How do I know if I have PTSD?

How do I know if I have PTSD?

In the immediate aftermath of traumatic events such as natural disasters, wars, and violence, it is normal to have adjustment and coping difficulties; impacted individuals may experience insomnia, extreme anxiety, paranoia, flashbacks, and nightmares, among other symptoms. Over time, however, with a good support system, some counseling, and good daily habits, these symptoms should gradually decrease in intensity and, ultimately, disappear altogether.


Post-traumatic stress disorder (PTSD) is one of two mental health conditions under the DSM-5 category known as Trauma and Stress-Related Disorders. In PTSD, impacted individuals never fully recover from a traumatic incident. The symptoms they experience typically linger on for months and, in some instances, years after the traumatic event; in some individuals, the onset of symptoms may manifest months after the traumatic incident. These symptoms can be so debilitating that they negatively affect the quality of life; significant deterioration in social as well as work activities, and personal relationships usually occur as a result of PTSD. Given its devastating effects, early diagnosis of PTSD is important so that remedial measures can be instituted quickly and its negative impact on the quality of life can be minimized.


Symptoms of PTSD

Being able to recognize symptoms of PTSD is crucial to its early diagnosis and treatment; this is especially the case in toddlers and younger who may not be able to adequately express their thoughts and feelings. Generally, PTSD symptoms can be grouped into four primary categories; each of these categories has a variety of related symptoms:

1) Intrusive thoughts/memories

  • Memory disorders: PTSD sufferers constantly remember the traumatic event; even when they make conscious and deliberate efforts to forget, these memories do not leave and push their way back to the forefront of their minds.
  • Flashbacks/nightmares: Victims of PTSD may experience flashbacks and nightmares whereby they repeatedly relive the traumatic incident. Each flashback episode feels real and generates negative feelings of fear and anxiety each time. As a result of the flashbacks and nightmares, PTSD sufferers may develop insomnia, the inability to fall asleep.
  • Triggers: Circumstances that remind the individual of the traumatic event can trigger extreme negative physical or emotional reactions such as physical aggression, fear, or anxiety, among others.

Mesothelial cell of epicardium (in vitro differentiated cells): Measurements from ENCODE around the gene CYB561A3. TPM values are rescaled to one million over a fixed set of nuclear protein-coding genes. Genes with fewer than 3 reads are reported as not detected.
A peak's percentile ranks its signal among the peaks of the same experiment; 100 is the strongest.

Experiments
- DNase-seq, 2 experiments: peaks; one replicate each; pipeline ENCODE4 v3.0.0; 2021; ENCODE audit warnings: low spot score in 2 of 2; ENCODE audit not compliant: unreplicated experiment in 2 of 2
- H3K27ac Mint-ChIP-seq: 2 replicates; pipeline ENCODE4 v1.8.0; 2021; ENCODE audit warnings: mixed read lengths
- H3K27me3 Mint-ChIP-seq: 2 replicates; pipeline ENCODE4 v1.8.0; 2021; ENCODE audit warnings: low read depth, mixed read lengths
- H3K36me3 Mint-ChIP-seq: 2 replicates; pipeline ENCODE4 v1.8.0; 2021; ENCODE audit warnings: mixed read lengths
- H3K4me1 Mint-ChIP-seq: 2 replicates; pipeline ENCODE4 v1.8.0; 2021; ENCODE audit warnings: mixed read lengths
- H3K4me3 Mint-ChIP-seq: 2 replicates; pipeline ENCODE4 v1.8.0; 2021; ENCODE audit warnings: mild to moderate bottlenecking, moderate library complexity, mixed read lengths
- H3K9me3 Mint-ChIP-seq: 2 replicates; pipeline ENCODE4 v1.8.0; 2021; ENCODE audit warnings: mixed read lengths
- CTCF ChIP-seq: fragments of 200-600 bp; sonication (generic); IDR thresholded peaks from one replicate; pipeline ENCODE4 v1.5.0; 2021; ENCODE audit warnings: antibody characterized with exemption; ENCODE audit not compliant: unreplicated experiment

2) Avoidance behaviors

  • Subject avoidance: Sufferers tend to avoid talking about the traumatic incident; they change the conversation whenever the subject is brought up.
  • Location avoidance: With PTSD, individuals go to extreme lengths to avoid the site, people, or activities associated with the traumatic incident.

3) Altered thoughts and moods

  • Anhedonia: This is the inability to feel pleasure in activities that were previously enjoyable; victims feel emotionally numb.
  • Relational challenges: Victims find it difficult to cultivate new relationships and maintain existing ones. Within a marriage or any other form of intimate relationships, this can lead to discord and strain.
  • Negative thoughts: PTSD sufferers tend to have negative views of themselves and the world around them.
  • Selective amnesia: With PTSD, the victims may be unable to fully recollect all the details surrounding the traumatic incident.

4) Altered emotional and physical reactions

  • Aggression: Victims of PTSD may exhibit uncharacteristic angry outbursts or physical aggression.
  • Self-destructive behaviors: Substance abuse, reckless endangerment, and alcoholism are some of the self-destructive behaviors that PTSD victims may adopt.


Jumpiness: PTSD sufferers are prone to be easily startled and frightened. Symptoms of PTSD in children are markedly different from that of adults. Due to their inability to fully comprehend the traumatic event as well as adequately communicate their

thoughts, children manifest PTSD in other ways:

  • Increased acting out and physical aggression
  • Regression to earlier childhood behaviors such as bed-wetting, thumb sucking, reduced speech
  • Separation anxiety; fear of parental separation